JOHANNESBURG (Reuters) - South Africa’s future energy mix could include an even higher share for nuclear power than the 9,600 megawatts (MW) already planned, the Business Day newspaper reported on Tuesday, citing an interview with a government official.
It said a new version of South Africa’s integrated resources plan, which projects its electricity requirements and suggests the energy generation mix needed, will be released in March.
“Given that we have a climate change commitment to fulfill, it should not surprise people that the viability of a much larger nuclear contribution in the long term should be tested alongside all other options,” Omphi Aphane, deputy director general in the Department of Energy, told the newspaper.
Africa’s most advanced economy is gripped by an electricity shortage and regular power cuts are hurting economic growth and tarnishing investor confidence.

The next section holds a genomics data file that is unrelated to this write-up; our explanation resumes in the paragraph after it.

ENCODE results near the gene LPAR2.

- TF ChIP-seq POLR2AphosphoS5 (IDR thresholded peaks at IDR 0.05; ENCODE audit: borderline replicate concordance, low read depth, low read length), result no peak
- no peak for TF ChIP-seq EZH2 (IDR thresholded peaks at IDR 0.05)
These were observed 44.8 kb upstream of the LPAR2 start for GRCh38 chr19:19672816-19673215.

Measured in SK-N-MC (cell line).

The government aims to procure nuclear reactors to generate 9,600 MW by 2030 but the newspaper said that could be “enhanced further”, as the government aims to fulfill its targets to mitigate climate change.
Analysts have estimated that the current nuclear building plans could cost as much as $100 billion, making it the country’s biggest ever infrastructure project.
However, Energy Minister Tina Joemat-Pettersson said neither the price nor the contractor had been determined.
Opposition parties have expressed concern about the cost and that agreements to build the nuclear plants will be made behind closed doors, without proper public scrutiny.
China, France, Russia, the United States and South Korea, as well as Japan and Canada, have all expressed interest in the project and have signed or are close to signing cooperation deals with South Africa on trade and technology exchange.
Reporting by Peroshni Govender; editing by Jason Neely